South Slope lecture
of Olympian Zeus
and Arch of Hadrian
SARONIC GULF ISLANDS
J's Illustrated Temple of Athena Nike (427-424 BC) Lecture
The Temple of Athena Nike on the Nike Bastion. The temple is
amphiprostyle, with four Ionic columns each in front and behind the main
by the architect Kallicrates. Inside the cella would have stood the cult statue of Athena
holding a helmet in one hand and a pomegranate (symbol of fertility) in the other.
The Turks dismantled the temple in 1686, and it has been reassembled twice
since then. 1998's effort (note the scaffolding) is yet another step in restoring its
The frieze of the Temple of Athena Nike
Plataea, the victory of the Greeks over the Persians in 479 BC., a historical, not
mythological, art motif. Four of the original 14 slabs are now on display in the British
Museum (upper right).
As patron goddess, Athena merits the epithet Nike, or
"bringer of victory," but Nike is a winged goddess. Pausanias claims that the
Athenians worship a wingless - Apteros - Athena to prevent her from deserting the city and
taking away hope of future victories (this is not unlike the explanation that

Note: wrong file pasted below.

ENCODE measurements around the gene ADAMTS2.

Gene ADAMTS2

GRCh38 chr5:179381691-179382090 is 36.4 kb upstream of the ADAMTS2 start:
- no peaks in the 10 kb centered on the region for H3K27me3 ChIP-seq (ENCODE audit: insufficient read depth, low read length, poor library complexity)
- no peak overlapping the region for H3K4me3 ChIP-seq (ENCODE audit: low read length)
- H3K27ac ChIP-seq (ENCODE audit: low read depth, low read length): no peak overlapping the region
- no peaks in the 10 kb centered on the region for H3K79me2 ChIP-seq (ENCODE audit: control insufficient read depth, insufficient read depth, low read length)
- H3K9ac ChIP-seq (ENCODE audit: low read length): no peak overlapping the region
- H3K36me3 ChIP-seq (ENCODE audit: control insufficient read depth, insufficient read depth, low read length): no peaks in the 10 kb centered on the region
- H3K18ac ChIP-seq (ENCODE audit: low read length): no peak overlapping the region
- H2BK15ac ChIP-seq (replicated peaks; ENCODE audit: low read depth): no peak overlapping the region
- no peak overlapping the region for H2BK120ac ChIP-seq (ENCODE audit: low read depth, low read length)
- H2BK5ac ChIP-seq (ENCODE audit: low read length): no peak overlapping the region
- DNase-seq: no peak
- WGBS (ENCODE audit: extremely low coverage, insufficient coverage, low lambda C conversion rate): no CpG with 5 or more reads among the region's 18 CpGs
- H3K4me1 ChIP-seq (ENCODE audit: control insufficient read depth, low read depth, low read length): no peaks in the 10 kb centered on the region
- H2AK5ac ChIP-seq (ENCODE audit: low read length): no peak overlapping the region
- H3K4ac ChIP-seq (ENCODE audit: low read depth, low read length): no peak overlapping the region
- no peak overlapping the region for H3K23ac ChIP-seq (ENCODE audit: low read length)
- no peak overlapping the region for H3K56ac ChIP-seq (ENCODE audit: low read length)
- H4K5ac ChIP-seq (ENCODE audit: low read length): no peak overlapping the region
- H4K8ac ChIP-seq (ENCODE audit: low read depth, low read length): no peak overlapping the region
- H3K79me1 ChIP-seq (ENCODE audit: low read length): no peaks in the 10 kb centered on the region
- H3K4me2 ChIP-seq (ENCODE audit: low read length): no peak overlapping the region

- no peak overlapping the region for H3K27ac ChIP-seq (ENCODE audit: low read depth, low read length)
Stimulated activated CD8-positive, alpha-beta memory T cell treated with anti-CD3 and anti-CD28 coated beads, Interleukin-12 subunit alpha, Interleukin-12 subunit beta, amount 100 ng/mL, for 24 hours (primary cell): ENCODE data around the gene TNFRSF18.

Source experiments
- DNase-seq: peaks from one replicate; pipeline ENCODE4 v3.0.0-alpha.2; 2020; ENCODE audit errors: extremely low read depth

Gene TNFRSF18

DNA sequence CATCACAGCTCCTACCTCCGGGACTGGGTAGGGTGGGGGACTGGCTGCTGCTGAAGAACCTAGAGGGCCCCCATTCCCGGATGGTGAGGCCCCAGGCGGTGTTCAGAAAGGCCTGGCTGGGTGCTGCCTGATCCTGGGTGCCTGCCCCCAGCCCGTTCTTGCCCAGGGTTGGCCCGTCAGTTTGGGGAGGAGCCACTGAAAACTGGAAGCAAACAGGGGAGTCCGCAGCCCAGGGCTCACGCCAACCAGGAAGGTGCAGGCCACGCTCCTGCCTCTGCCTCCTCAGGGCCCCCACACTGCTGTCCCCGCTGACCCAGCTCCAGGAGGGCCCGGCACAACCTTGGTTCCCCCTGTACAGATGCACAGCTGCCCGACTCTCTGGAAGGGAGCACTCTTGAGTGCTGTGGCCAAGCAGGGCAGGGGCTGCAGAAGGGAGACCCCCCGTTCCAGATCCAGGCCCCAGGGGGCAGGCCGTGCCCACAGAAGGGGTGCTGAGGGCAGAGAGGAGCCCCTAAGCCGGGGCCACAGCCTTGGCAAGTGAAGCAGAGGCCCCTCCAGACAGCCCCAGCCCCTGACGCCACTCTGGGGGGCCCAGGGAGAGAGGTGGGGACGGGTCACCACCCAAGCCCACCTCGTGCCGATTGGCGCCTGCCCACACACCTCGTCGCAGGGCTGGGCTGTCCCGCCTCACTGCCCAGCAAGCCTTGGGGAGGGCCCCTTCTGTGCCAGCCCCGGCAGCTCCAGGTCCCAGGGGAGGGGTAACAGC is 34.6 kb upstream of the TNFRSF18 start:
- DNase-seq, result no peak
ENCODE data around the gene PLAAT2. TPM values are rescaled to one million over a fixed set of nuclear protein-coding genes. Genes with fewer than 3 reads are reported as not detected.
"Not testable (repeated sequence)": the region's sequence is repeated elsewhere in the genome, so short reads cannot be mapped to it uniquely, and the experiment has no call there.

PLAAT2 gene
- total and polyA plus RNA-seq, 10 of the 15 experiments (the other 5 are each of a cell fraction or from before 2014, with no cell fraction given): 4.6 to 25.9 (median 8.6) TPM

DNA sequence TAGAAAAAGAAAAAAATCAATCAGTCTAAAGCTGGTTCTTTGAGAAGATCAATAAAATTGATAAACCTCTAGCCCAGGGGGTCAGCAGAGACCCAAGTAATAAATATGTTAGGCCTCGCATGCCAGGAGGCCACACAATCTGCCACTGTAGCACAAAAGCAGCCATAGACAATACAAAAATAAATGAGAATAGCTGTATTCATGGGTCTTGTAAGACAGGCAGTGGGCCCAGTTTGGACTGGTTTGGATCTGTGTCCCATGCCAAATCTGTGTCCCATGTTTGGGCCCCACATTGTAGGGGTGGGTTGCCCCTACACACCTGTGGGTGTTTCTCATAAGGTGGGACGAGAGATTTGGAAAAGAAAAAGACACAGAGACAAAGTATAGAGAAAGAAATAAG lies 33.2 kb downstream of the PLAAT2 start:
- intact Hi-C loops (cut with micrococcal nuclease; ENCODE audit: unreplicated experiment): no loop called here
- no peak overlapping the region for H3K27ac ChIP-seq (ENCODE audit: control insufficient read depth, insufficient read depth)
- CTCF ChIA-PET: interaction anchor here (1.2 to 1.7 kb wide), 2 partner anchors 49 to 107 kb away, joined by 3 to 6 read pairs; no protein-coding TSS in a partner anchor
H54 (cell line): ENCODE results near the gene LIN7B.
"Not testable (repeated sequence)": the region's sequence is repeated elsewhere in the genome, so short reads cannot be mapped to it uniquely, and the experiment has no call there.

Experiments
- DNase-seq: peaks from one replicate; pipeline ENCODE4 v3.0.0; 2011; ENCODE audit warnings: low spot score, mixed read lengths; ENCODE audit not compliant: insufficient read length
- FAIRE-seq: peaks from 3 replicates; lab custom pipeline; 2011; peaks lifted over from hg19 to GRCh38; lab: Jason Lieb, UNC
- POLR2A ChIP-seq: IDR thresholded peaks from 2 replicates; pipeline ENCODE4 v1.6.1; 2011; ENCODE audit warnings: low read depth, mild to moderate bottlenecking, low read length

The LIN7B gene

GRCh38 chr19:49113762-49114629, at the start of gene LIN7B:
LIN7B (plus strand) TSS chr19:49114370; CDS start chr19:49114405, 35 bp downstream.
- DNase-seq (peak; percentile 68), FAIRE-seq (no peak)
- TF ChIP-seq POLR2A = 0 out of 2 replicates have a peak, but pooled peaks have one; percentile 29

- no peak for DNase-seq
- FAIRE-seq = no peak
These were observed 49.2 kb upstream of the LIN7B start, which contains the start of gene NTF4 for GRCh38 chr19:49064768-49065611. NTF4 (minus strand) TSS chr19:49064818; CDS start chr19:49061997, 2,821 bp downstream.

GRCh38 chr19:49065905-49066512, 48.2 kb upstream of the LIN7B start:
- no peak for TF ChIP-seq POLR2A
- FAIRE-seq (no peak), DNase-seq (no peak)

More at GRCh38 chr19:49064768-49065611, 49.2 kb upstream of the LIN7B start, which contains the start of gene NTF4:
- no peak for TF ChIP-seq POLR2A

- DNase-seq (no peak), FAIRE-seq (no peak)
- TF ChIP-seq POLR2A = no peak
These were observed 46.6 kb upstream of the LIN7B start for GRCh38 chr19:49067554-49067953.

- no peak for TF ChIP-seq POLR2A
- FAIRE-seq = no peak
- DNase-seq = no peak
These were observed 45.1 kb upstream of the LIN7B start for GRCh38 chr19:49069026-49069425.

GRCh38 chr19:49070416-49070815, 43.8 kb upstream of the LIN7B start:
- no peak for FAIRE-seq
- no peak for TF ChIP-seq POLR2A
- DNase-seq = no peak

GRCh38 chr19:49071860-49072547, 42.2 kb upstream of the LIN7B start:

monarchy will fall once the ravens leave the Tower of London - thus each
bird has one winged clipped to frustrate flight edited
Temple of Athena Nike. Note the curved corner Ionic capital.
Surrounding the temple at its base (just visible in the left corner) was a marble parapet sculptured in high relief. This piece (photo on right) detailing Athena
adjusting her sandal belongs to this group dated to 410 BC (inset).
Entryway to remains of 6th century temple, destroyed by the
Persians in 480 BC, directly beneath the Temple of Athena Nike. In the background is the
Aegean Sea, namesake of Aegeus, mythical king of Athens. Tradition has it that Aegeus
leapt into the sea after jumping to the wrong conclusion that his son Theseus had been
killed by the Minotaur, a monster he had sailed to Crete to dispatch (Theseus forgot to
change his sails from black to white). It is hardly likely, however, that Aegeus leapt
into the sea from here, no matter what Pausanias says (1.21.5). The alternate tale, which
gives Cape Sounion as the site of Aegeus' plunge, is much more likely.
Directly below the Temple of Athena Nike lay the remains of an
earlier sixth century Temple to the same goddess. On the left is possibly the base of the
cult statue of Athena from that earlier temple. Lead was apparently poured into the base
to secure a statue. When Balanos found this base, it was covered over with stone and
filled with phi and psi statues
(Mycenean votives), representations perhaps of the cult figure
removed to safety.
Offerings were also present in the form of food. On the right is
possibly a base for another statue of Athena, but this statue
would have been seated. This wall is really an extension of a
column that supports the corner of the Temple of Athena Nike
above. The Turks stored gunpowder in this crypt.
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